~ Alpha-ketoglutarate (αKG) plays an important role in energy production, epigenetic regulation, stem cell proliferation, and inflammation regulation.
~These factors are essential for avoiding age-related diseases and levels of αKG decrease in aging.
~ Supplemental alpha-ketoglutarate studies show intriguing results for improving healthspan.
What is alpha-ketoglutarate?
Alpha-ketoglutarate (αKG) is a molecule produced by cells. It has several key roles in the body, including:[ref]
- It is involved in the Krebs cycle for energy production in the mitochondria
- αKG is important in epigenetic regulation of the production of other molecules in the cells
- It is involved in stem cell proliferation and the formation of bone cells
- αKG is important in regulating inflammation
These factors are essential for avoiding age-related diseases.
Notably, αKG (alpha-ketoglutarate) levels are decreased in aging. In fact, there is a 10-fold decrease in αKG between ages 40 and 80.[ref]
ΑKG in Energy Production via the Krebs Cycle:
The Krebs cycle is part of the process that creates cellular energy in the mitochondria.
Quick background: Mitochondria are organelles within cells that produce ATP from either sugar or fats. Depending on the cell’s energy needs, there can be hundreds to thousands of mitochondria. ATP (adenosine triphosphate) is the molecule that stores energy. Its bonds can be easily broken to release energy when and where it is needed in cells. Without ATP, there is no energy and, thus, no life.
Important to note is that the alpha-ketoglutarate produced in the Krebs cycle can be used for ATP production, or it can cross out of the mitochondria and be used for other purposes. Additionally, cells can use alpha-ketoglutarate to create glutamine, which can then be used as a neurotransmitter.[ref]
When alpha-ketoglutarate is limited, there is a tradeoff between using it for energy production and other cellular purposes.
Epigenetics: alpha-ketoglutarate and DNA methylation
Centenarians, people living to 100+, have differences in their DNA methylation. Essentially, methylation is one way that cells can turn off or on different processes.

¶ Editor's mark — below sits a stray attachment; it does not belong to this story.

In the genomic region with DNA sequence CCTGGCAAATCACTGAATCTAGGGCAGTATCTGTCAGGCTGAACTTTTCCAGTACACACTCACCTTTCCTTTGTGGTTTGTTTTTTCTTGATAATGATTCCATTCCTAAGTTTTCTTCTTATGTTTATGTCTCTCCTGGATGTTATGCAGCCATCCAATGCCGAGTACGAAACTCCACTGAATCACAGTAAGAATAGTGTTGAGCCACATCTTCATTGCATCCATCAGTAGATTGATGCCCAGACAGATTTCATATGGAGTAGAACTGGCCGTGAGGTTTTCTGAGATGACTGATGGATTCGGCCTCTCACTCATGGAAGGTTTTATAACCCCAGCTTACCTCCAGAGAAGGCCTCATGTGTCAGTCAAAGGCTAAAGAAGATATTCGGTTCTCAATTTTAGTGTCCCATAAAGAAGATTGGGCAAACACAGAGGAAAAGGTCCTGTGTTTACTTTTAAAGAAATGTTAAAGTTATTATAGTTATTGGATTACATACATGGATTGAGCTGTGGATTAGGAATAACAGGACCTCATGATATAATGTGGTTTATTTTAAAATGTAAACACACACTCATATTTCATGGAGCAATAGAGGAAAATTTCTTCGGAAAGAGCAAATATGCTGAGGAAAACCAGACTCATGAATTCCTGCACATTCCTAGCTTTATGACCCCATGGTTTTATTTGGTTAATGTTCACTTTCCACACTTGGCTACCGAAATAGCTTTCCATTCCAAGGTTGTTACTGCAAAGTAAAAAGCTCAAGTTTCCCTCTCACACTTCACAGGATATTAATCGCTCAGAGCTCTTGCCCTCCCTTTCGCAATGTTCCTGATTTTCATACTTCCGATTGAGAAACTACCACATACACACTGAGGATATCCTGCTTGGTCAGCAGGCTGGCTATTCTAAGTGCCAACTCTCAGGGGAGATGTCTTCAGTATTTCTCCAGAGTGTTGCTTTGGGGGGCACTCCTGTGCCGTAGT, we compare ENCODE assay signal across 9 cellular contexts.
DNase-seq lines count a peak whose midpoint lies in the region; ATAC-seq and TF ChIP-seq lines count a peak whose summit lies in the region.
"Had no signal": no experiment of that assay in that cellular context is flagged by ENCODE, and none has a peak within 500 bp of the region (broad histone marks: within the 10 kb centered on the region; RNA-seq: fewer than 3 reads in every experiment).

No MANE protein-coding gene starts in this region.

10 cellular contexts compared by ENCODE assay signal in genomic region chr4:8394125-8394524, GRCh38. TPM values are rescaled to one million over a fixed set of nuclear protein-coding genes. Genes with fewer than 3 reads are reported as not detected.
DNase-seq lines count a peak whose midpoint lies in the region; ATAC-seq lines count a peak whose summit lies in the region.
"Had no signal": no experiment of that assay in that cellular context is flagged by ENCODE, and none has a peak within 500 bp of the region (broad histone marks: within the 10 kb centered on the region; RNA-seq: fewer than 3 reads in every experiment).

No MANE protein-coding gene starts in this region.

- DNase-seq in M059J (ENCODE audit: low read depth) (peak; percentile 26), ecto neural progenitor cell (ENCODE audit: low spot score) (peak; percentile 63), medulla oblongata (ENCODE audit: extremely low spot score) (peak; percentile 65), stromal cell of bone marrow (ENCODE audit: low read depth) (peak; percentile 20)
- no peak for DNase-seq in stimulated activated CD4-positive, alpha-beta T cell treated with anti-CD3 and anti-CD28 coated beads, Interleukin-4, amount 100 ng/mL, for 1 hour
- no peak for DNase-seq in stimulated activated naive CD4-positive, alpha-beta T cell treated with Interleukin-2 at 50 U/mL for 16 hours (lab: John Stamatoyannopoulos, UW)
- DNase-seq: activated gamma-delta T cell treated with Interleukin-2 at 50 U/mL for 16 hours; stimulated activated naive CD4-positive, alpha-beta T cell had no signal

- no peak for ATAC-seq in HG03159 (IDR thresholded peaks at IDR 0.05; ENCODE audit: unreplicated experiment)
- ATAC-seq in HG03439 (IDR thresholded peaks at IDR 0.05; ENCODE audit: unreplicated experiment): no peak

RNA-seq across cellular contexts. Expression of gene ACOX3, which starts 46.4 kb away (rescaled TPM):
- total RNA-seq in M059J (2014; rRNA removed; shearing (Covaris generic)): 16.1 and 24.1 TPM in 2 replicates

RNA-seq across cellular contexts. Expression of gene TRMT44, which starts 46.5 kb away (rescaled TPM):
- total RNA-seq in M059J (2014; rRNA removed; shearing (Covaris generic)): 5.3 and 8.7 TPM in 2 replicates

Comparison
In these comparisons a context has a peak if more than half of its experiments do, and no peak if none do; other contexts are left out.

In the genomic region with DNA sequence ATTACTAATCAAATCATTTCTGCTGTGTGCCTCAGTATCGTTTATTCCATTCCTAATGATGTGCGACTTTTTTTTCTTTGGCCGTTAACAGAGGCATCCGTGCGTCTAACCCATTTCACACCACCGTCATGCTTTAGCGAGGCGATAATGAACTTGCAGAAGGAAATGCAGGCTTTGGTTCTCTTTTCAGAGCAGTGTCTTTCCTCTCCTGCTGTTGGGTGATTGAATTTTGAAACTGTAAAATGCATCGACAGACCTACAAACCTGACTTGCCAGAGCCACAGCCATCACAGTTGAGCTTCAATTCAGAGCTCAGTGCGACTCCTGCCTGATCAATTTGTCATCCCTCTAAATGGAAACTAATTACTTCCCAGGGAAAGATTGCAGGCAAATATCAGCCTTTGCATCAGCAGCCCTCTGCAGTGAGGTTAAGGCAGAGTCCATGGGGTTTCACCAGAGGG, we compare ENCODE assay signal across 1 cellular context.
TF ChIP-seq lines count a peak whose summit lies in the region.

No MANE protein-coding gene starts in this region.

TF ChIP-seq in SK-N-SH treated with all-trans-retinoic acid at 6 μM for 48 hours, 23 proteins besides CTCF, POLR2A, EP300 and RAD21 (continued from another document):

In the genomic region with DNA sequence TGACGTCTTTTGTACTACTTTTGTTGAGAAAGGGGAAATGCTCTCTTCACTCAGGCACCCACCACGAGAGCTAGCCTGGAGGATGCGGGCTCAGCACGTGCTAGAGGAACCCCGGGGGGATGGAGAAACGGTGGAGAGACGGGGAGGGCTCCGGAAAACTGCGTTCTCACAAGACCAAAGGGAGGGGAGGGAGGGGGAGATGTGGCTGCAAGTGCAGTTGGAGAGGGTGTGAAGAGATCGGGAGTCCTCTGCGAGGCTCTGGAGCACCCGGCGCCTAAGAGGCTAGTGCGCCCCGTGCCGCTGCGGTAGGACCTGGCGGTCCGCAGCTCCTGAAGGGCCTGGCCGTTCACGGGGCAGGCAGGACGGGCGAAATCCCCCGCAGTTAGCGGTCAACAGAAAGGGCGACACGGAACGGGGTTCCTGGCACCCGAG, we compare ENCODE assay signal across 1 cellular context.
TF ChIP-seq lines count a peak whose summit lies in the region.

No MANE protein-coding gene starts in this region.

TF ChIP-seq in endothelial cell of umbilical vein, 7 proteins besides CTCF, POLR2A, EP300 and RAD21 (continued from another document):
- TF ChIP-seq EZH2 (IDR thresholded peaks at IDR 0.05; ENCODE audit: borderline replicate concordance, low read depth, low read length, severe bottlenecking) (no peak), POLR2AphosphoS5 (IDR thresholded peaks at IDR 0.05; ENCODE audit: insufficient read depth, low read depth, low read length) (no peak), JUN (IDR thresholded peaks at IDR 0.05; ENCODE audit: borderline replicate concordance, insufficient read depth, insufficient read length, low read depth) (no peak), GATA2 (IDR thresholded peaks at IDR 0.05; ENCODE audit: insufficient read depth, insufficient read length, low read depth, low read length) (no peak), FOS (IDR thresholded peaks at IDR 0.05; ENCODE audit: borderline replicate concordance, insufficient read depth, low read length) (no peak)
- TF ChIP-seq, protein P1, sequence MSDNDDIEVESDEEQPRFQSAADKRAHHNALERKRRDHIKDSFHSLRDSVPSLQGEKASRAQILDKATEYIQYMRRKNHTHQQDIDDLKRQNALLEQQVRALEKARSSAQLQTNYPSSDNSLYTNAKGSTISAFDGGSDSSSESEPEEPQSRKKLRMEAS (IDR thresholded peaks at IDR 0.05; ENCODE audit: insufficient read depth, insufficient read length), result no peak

To reduce oxidative damage, the processes that need to be kept active in aging are sirtuins, DNA repair enzymes, insulin signaling pathways, FOXO genes, telomere extension, and cellular antioxidants.
Alpha-ketoglutarate (αKG) levels influence the transcription of FOXO genes. This is the same pathway that calorie restriction affects to extend lifespan. Additionally, αKG is a cofactor for DNA and histone demethylation enzymes.[ref]
Studies on alpha-ketoglutarate
OK, so αKG is vital for cellular energy production – and – it is necessary for DNA methylation regulation. Additionally, αKG decreases a bunch as we age.
What happens if we correct the decrease in αKG that naturally occurs with aging?
For around a decade, supplementing alpha-ketoglutarate has been known to increase lifespan in animals, such as mice and worms. Researchers using C. elegans (a worm used in research) found that increasing αKG extended the animal’s lifespan.[ref]
A recent study in mice revealed that alpha-ketoglutarate extended lifespan by approximately 10%. Even more importantly, it significantly improved healthspan.[ref]
Healthspan is the years that you remain healthy in aging. The last few years of life are often plagued with frailty, dementia, and severe chronic disease — healthspan is the time during aging when someone remains healthy.
The trial showed that the mice had less time when they were frail or had diseases of aging at the end of life.
How does alpha-ketoglutarate increase healthspan?
Supplementing with αKG, starting at mid-life and beyond, may increase energy production in the mitochondria and positively impact DNA methylation.
- Animal research shows αKG supplementation prevented the increase in cytokine levels that are normally associated with aging in female mice.[ref]
- αKG reduces the senescent cell inflammatory signaling, which is the problem with cellular senescence in aging.
- Supplemental αKG induces the browning of fat in mice.
- A positive effect on macrophages and shifting towards an anti-inflammatory type was noted with αKG.
- Giving female animals αKG during their reproductive years preserves ovarian function.